In this one-man comedy character study, Andy Linden (John the Watch in Count Arthur Strong) presents a series of short episodes in the life of struggling punter-tipster, William Baxter. It takes us through his highs (those tips winning big), his lows (a betting coup gone wrong) and introduces us to the characters that surround him – a guileless postman possessed of Nostradamusian foresight, a formidable trainer’s daughter (Baxter’s love interest), and an unlikely business rival in the shape of his landlady’s racing-disinterested nephew.

Linden is convincing as part of racing’s milieu. He’s perhaps more like the down-on-their-luck ex-jockeys/stable staff that you see haunting racecourses than any of the tipping fraternity, but that more poignant direction would not have offered up the laughs that this show seeks and mostly delivers. Some of its one-liners are a little over-wrought, but it all breezes along quite nicely. And the emotions he goes through willing his horses home are readily recognisable and well-delivered.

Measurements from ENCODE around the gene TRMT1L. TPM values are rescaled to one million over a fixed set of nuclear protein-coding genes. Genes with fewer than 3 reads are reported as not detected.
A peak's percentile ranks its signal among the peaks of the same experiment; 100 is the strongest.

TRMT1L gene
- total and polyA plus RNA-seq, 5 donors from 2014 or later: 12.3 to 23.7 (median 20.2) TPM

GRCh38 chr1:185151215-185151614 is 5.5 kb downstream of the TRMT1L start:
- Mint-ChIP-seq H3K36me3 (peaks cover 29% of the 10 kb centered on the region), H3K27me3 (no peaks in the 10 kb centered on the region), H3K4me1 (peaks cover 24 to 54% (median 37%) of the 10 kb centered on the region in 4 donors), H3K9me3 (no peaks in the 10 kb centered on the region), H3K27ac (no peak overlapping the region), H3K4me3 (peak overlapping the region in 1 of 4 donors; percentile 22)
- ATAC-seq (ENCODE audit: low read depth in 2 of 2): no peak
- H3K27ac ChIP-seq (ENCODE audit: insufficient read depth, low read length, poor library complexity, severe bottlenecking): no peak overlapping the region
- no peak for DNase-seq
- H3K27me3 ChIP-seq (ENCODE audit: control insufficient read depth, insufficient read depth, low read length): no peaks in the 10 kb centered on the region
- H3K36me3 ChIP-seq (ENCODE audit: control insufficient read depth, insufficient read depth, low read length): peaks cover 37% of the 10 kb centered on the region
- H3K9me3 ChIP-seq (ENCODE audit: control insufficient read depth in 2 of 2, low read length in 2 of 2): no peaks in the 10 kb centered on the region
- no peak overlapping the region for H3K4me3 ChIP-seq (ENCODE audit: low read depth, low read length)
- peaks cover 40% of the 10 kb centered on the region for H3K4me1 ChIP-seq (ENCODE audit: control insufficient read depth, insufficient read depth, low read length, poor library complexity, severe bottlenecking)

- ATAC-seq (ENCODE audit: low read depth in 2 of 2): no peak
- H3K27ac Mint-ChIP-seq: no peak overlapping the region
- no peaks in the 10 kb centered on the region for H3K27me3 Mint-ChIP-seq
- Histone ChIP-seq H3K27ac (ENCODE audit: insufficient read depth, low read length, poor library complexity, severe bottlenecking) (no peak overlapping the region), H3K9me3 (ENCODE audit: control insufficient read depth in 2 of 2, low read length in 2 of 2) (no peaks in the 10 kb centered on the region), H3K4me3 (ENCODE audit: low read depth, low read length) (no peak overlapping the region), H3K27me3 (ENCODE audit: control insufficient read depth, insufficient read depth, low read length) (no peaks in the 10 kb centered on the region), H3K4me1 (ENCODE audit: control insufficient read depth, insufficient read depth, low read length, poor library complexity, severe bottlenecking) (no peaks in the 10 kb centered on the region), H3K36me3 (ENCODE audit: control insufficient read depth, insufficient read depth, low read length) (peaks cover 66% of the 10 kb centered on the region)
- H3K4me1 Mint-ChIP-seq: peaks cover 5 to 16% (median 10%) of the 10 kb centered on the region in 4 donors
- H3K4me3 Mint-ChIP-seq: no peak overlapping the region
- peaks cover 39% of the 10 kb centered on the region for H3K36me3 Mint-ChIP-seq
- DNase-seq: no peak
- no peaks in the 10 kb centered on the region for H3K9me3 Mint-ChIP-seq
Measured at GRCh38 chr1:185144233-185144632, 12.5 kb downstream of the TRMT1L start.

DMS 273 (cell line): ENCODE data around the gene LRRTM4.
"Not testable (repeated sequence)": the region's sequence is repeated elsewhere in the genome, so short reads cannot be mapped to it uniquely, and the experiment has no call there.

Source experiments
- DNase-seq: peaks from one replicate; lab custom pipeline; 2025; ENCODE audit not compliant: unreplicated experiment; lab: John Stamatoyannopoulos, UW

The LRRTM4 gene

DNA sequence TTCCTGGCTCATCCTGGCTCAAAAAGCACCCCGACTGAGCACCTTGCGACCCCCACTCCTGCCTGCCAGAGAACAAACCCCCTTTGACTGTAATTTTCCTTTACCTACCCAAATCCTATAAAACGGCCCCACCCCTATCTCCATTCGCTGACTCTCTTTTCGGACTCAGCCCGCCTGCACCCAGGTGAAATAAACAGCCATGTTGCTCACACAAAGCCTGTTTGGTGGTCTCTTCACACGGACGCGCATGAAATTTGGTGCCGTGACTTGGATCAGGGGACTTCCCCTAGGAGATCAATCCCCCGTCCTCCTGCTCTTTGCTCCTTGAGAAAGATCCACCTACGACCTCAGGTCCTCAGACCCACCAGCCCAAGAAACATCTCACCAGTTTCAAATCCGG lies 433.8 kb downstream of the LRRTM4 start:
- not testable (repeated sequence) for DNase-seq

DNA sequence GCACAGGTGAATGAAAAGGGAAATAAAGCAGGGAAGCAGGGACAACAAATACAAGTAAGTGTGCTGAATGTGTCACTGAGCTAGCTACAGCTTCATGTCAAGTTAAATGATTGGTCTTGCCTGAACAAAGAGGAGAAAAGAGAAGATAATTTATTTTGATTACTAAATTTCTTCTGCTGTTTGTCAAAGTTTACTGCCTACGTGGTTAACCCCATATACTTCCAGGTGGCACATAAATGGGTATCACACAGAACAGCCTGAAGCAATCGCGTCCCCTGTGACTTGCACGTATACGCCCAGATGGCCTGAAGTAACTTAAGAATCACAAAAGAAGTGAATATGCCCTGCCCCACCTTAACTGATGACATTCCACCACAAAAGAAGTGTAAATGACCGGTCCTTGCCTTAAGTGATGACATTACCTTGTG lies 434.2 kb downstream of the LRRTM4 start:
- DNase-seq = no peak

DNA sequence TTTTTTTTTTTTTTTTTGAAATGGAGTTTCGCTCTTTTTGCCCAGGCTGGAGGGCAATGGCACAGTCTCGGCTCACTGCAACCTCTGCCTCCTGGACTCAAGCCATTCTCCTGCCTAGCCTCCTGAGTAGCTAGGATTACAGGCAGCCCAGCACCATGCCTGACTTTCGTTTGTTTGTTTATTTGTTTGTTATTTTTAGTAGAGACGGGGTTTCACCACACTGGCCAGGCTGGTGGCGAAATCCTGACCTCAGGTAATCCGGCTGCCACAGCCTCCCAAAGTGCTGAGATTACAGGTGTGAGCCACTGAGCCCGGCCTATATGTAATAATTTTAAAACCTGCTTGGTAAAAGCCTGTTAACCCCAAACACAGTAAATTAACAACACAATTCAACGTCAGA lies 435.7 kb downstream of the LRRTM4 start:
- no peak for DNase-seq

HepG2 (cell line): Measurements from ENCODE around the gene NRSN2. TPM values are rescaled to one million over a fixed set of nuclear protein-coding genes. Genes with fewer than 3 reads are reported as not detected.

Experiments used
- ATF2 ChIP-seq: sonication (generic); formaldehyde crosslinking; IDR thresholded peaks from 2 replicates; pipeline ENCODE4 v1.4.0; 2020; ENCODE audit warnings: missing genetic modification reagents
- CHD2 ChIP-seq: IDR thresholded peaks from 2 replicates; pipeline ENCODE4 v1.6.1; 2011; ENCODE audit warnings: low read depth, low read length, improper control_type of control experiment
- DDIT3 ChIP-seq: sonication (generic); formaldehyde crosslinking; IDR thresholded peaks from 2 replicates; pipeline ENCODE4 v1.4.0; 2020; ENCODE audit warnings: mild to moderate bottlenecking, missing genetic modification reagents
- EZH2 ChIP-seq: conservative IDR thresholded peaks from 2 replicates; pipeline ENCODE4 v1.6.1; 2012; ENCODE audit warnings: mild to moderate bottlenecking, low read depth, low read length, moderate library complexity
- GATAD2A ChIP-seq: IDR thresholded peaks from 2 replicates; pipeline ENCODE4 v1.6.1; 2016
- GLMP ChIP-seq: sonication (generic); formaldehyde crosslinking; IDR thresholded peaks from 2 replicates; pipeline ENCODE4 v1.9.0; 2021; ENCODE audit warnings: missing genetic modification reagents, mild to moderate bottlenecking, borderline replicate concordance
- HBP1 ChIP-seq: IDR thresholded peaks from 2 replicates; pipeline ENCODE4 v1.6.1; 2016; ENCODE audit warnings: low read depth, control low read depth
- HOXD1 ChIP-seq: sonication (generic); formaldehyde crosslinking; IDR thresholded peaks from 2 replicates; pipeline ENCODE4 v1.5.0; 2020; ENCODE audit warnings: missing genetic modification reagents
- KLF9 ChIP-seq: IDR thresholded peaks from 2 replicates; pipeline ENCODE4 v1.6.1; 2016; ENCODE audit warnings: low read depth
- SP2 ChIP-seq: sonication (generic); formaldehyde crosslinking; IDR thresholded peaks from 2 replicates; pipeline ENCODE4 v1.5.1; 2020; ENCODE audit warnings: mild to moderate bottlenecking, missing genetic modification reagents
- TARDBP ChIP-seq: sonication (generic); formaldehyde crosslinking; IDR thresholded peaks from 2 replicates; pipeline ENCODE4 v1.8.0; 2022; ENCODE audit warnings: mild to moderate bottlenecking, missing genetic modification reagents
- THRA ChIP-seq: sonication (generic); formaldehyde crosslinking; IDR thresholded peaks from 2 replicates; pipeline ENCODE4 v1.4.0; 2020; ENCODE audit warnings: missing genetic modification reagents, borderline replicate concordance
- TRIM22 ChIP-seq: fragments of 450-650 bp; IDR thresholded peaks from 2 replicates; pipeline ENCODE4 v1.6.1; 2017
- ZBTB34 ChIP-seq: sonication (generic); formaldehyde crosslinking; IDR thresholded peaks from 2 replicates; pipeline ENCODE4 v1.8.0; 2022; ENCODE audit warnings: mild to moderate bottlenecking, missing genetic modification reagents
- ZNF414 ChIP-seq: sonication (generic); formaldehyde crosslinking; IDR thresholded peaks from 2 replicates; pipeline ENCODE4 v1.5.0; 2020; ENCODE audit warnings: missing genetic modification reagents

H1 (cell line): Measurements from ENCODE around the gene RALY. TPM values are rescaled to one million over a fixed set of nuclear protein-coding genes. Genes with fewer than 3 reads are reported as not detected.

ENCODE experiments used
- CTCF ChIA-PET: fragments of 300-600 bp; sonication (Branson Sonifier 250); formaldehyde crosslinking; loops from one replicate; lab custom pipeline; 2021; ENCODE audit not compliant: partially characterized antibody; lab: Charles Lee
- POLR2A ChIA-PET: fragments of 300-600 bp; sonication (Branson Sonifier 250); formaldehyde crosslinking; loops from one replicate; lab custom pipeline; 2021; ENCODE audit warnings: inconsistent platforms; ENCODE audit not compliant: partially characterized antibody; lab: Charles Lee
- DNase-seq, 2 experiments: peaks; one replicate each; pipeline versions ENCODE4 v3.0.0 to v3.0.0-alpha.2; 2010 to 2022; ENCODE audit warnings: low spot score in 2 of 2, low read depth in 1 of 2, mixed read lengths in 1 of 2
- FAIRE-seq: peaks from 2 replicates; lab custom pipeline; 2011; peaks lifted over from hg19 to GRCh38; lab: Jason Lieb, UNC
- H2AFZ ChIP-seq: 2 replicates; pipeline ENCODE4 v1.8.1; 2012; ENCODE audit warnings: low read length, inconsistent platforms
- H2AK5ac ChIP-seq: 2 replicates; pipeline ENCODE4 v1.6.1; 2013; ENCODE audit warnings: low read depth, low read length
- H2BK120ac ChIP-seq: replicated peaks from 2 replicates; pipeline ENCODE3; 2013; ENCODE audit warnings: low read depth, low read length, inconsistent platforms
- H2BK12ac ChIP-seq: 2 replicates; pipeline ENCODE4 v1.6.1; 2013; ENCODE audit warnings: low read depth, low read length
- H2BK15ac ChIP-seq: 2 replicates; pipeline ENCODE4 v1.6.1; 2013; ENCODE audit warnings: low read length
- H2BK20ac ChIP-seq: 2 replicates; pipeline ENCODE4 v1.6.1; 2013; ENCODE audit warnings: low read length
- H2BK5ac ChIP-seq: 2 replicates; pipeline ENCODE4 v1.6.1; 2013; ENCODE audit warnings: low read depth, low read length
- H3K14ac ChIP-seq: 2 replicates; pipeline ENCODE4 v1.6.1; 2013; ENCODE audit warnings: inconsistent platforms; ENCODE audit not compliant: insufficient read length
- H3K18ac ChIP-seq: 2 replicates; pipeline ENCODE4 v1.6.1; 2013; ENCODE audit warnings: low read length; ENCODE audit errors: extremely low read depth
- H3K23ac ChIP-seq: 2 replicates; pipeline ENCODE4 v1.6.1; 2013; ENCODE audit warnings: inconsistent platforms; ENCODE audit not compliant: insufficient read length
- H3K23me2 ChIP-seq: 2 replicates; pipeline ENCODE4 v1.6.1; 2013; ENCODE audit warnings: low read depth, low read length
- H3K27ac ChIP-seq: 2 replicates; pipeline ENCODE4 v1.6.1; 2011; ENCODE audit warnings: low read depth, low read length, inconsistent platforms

Unfortunately, the show has to wrestle with the problem all shows about racing have (indeed, that racing itself has) – its arcane terminology is lost on the general public. It’s hard to build dramatic momentum when your plot demands an explanation of how each-way terms work. And when you’re not explaining, you’re hoping that talk of a novice handicap chase at Kempton or a hurdler tackling fences for the first time gives colour to the piece, even if the audience doesn’t have a scoobie what the words actually imply.

A corollary of this is an over-reliance on tropes a generalist audience is familiar with – the seedy bookmaker, the chancing tipster, the coup everyone’s in on – even if they bear scant resemblance to the modern game. In real life, tipsters do not stroll into their local betting shop and get accepted for a bet to win £12,000 while verbally sparring with the manager. These days, it’s all dead-eyed addicts in the shops and numbers geeks trying to bypass account restriction algorithms online. Baxter admits that as a telephone tipster he’s something of a relic, but really, the whole set-up is based on the imagined betting world of 30+ years ago.

That artistic licence is of course absolutely forgiveable, even necessary, in a piece like this, but it does result in a simplistic, by-numbers set-up – is our plucky punter going to get one over his bookmaking nemesis? – to which there’s limited dramatic depth or unpredictability. A likeable piece, then, but one without the observational nuances that could fully round Baxter out and make you believe in him.